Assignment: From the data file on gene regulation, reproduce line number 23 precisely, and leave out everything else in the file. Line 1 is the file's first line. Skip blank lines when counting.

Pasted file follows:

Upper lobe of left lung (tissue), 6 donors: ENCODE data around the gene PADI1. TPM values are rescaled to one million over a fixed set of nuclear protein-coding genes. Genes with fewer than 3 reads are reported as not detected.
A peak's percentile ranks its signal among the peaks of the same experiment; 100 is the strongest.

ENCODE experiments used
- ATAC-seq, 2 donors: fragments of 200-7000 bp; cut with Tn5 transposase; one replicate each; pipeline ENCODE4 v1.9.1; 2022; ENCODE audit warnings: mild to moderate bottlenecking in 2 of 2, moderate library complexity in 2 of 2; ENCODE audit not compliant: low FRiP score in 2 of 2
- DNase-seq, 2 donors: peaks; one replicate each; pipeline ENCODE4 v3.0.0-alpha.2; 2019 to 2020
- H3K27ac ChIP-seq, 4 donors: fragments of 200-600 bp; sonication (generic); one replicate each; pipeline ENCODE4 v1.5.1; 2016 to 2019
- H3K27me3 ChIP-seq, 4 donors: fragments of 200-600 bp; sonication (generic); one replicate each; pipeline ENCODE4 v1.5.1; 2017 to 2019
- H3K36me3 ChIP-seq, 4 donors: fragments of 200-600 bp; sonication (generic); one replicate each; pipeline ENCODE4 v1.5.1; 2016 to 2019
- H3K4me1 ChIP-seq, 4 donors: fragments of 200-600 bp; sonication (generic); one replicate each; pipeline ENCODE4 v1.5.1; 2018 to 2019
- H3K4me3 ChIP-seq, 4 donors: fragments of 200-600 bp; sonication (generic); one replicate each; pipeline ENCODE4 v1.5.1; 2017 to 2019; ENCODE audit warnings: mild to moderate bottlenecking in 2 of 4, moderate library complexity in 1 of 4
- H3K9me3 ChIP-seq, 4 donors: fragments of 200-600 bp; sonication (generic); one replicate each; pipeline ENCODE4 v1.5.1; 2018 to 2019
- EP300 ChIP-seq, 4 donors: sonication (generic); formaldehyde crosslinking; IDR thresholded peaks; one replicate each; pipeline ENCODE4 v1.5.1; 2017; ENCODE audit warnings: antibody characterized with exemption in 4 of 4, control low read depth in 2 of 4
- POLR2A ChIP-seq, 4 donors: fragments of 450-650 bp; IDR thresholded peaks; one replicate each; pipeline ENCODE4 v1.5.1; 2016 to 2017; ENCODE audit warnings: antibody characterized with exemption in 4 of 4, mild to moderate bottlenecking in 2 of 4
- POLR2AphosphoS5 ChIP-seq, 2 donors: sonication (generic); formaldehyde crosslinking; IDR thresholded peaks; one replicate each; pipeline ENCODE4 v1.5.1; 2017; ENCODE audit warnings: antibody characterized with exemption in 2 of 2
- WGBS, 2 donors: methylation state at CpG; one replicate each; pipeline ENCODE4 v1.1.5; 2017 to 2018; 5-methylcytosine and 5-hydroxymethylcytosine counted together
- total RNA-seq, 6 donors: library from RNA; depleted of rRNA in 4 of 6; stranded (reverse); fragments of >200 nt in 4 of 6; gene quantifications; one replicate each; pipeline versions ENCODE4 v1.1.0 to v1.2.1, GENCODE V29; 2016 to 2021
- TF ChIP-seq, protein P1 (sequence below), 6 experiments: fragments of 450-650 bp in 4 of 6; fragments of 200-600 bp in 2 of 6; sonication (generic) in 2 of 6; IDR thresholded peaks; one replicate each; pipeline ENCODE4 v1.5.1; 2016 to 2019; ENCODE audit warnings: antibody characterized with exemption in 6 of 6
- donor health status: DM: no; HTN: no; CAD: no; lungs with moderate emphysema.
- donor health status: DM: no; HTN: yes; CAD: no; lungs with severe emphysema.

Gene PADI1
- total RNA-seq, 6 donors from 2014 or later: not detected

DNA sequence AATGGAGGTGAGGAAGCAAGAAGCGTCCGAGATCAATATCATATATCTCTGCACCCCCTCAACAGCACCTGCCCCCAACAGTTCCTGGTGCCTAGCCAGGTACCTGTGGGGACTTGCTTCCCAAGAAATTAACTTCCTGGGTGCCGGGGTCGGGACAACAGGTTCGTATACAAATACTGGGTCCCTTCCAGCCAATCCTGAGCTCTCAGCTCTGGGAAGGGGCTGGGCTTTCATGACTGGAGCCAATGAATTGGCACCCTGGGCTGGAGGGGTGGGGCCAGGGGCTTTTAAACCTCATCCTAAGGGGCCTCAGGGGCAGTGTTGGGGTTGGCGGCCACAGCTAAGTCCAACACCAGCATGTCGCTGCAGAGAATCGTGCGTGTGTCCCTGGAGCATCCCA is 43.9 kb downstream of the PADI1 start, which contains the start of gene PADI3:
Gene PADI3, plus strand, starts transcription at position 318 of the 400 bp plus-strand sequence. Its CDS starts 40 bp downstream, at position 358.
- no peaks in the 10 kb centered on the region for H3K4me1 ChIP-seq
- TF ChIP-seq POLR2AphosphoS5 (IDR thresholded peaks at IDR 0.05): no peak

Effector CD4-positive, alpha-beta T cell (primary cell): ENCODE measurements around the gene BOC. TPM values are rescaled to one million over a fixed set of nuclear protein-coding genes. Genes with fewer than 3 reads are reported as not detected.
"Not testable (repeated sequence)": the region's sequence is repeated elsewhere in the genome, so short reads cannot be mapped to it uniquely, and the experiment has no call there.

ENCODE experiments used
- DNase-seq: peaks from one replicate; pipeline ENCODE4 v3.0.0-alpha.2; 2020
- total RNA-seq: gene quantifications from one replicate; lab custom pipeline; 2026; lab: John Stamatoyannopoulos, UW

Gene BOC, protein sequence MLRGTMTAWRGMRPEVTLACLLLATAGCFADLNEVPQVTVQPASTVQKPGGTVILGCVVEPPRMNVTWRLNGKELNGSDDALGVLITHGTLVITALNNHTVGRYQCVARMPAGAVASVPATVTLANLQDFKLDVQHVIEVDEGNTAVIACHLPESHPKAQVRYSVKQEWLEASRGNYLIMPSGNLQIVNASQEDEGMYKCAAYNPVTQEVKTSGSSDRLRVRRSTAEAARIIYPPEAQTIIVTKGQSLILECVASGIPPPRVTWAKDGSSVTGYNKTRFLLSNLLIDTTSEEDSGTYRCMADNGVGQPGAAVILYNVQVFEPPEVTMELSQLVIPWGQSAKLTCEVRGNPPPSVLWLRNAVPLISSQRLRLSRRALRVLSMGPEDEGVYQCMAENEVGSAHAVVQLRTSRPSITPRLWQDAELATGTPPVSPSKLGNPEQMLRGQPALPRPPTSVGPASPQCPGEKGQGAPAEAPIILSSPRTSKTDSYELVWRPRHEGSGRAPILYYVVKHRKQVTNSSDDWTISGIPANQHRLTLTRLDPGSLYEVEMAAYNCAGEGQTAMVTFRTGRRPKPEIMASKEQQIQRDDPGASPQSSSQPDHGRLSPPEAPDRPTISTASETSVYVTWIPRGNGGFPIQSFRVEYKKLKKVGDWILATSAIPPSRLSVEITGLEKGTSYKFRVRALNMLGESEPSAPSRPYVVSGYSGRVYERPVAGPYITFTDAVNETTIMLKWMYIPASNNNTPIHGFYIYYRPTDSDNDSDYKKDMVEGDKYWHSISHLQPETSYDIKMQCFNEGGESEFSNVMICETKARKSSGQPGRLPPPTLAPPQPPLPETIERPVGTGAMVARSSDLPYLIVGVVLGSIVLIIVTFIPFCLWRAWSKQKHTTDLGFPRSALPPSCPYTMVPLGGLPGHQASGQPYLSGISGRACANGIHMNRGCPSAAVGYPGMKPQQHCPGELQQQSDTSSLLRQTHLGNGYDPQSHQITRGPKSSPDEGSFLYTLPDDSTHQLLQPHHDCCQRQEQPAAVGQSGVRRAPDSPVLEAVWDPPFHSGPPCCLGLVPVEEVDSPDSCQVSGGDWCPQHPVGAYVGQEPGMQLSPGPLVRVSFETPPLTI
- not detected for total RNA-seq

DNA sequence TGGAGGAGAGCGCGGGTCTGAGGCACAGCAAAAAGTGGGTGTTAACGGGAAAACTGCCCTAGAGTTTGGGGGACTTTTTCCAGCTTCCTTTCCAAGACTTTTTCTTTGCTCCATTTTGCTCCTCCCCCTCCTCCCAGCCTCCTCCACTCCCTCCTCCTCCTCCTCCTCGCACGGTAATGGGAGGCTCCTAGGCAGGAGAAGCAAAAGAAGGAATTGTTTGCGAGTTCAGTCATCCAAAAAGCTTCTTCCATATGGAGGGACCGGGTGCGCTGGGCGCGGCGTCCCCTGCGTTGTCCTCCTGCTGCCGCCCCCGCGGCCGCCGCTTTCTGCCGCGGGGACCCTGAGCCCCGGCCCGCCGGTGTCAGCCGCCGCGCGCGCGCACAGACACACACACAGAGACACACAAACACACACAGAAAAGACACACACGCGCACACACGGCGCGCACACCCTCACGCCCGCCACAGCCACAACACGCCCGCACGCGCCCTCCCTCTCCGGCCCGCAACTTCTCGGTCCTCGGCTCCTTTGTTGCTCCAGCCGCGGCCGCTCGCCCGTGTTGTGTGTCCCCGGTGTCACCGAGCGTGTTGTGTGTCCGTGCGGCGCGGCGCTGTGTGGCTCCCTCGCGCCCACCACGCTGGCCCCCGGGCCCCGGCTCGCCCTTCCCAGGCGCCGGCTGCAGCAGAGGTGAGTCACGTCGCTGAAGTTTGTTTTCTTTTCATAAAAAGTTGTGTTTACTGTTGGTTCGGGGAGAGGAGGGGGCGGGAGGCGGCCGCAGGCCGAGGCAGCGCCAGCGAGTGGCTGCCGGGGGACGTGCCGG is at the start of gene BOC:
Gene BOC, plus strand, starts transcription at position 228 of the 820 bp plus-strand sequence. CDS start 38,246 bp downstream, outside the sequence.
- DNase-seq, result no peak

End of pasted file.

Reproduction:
Gene PADI3, plus strand, starts transcription at position 318 of the 400 bp plus-strand sequence. Its CDS starts 40 bp downstream, at position 358.